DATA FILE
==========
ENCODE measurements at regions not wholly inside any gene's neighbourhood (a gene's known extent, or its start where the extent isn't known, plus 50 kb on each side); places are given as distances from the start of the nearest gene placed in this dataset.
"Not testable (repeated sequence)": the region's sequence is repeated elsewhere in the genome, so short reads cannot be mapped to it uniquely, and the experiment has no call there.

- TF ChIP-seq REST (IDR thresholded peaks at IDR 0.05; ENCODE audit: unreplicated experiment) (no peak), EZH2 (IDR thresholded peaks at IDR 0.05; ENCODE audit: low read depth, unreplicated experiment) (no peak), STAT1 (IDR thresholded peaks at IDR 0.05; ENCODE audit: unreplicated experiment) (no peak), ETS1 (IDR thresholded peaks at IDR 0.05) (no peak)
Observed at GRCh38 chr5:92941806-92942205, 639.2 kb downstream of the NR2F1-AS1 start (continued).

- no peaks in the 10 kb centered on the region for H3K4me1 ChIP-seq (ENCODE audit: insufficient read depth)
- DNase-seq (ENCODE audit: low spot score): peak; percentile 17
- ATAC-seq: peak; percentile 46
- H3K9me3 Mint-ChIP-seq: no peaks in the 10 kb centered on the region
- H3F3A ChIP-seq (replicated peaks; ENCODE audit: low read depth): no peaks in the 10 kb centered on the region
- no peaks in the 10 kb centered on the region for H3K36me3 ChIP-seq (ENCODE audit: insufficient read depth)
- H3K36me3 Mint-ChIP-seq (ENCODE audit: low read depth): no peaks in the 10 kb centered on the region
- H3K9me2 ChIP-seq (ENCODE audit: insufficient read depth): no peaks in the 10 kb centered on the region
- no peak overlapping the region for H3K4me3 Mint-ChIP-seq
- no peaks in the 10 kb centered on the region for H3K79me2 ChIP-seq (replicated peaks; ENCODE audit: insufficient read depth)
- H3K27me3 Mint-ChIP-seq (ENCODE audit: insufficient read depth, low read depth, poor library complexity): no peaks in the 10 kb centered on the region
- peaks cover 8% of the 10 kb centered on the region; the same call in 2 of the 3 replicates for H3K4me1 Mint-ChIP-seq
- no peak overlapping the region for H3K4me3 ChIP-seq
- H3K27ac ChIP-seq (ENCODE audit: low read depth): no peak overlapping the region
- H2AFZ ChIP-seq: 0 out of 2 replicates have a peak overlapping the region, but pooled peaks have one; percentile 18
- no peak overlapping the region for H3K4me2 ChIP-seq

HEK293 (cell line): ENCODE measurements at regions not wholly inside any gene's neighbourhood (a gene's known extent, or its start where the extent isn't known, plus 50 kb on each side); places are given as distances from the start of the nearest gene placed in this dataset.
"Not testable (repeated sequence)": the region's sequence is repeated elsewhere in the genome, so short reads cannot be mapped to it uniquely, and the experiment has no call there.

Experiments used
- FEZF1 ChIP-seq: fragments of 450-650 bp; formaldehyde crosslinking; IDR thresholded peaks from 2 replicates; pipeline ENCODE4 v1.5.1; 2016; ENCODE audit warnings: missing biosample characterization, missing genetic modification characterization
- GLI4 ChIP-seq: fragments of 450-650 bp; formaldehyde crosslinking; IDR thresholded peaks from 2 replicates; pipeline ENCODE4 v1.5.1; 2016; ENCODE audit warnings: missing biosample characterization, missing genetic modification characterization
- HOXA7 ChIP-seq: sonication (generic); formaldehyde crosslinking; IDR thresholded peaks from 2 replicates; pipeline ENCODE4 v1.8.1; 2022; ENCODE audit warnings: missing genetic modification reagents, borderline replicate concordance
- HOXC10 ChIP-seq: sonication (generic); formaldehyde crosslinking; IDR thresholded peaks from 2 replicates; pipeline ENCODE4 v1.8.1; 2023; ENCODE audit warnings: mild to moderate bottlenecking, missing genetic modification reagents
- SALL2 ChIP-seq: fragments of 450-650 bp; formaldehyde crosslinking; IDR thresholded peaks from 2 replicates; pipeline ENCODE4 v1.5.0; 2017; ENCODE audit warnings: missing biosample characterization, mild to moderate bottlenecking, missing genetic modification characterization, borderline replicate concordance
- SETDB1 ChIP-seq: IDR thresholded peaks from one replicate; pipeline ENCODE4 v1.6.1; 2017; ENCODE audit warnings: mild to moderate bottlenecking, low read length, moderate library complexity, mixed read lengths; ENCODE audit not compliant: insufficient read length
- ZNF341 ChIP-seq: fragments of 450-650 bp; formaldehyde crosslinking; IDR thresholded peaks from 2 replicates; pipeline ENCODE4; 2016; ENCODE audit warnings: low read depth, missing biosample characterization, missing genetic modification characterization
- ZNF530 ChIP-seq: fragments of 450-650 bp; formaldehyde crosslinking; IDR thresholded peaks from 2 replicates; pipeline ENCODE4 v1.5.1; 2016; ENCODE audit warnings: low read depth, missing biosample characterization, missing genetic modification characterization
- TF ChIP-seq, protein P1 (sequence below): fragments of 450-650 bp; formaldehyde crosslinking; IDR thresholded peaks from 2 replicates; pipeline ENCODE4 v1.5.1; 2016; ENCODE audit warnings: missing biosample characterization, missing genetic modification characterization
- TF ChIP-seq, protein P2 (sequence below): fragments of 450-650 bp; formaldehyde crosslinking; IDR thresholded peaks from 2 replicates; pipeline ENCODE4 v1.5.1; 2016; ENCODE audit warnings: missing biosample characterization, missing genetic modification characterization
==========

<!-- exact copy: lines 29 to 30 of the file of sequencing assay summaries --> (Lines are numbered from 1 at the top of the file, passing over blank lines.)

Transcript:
- SETDB1 ChIP-seq: IDR thresholded peaks from one replicate; pipeline ENCODE4 v1.6.1; 2017; ENCODE audit warnings: mild to moderate bottlenecking, low read length, moderate library complexity, mixed read lengths; ENCODE audit not compliant: insufficient read length
- ZNF341 ChIP-seq: fragments of 450-650 bp; formaldehyde crosslinking; IDR thresholded peaks from 2 replicates; pipeline ENCODE4; 2016; ENCODE audit warnings: low read depth, missing biosample characterization, missing genetic modification characterization